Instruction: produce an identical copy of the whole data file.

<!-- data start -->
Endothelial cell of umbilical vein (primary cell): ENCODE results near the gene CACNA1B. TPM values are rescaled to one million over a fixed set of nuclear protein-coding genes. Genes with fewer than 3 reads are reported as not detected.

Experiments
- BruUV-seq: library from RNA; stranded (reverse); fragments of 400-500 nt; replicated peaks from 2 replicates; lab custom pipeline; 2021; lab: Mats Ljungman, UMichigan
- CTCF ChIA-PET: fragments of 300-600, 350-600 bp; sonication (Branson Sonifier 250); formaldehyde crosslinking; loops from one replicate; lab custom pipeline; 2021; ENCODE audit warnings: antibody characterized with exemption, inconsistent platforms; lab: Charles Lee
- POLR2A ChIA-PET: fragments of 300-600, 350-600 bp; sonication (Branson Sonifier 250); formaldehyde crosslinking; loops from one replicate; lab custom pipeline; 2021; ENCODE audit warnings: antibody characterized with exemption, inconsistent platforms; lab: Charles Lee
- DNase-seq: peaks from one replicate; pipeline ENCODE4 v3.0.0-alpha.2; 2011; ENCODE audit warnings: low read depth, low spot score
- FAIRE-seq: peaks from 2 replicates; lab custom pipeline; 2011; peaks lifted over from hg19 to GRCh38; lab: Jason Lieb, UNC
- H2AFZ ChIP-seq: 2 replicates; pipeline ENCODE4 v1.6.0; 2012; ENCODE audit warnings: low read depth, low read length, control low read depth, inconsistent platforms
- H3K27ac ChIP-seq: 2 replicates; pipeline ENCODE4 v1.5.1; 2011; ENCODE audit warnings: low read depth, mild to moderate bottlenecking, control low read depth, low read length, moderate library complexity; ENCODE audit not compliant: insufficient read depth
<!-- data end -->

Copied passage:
Endothelial cell of umbilical vein (primary cell): ENCODE results near the gene CACNA1B. TPM values are rescaled to one million over a fixed set of nuclear protein-coding genes. Genes with fewer than 3 reads are reported as not detected.

Experiments
- BruUV-seq: library from RNA; stranded (reverse); fragments of 400-500 nt; replicated peaks from 2 replicates; lab custom pipeline; 2021; lab: Mats Ljungman, UMichigan
- CTCF ChIA-PET: fragments of 300-600, 350-600 bp; sonication (Branson Sonifier 250); formaldehyde crosslinking; loops from one replicate; lab custom pipeline; 2021; ENCODE audit warnings: antibody characterized with exemption, inconsistent platforms; lab: Charles Lee
- POLR2A ChIA-PET: fragments of 300-600, 350-600 bp; sonication (Branson Sonifier 250); formaldehyde crosslinking; loops from one replicate; lab custom pipeline; 2021; ENCODE audit warnings: antibody characterized with exemption, inconsistent platforms; lab: Charles Lee
- DNase-seq: peaks from one replicate; pipeline ENCODE4 v3.0.0-alpha.2; 2011; ENCODE audit warnings: low read depth, low spot score
- FAIRE-seq: peaks from 2 replicates; lab custom pipeline; 2011; peaks lifted over from hg19 to GRCh38; lab: Jason Lieb, UNC
- H2AFZ ChIP-seq: 2 replicates; pipeline ENCODE4 v1.6.0; 2012; ENCODE audit warnings: low read depth, low read length, control low read depth, inconsistent platforms
- H3K27ac ChIP-seq: 2 replicates; pipeline ENCODE4 v1.5.1; 2011; ENCODE audit warnings: low read depth, mild to moderate bottlenecking, control low read depth, low read length, moderate library complexity; ENCODE audit not compliant: insufficient read depth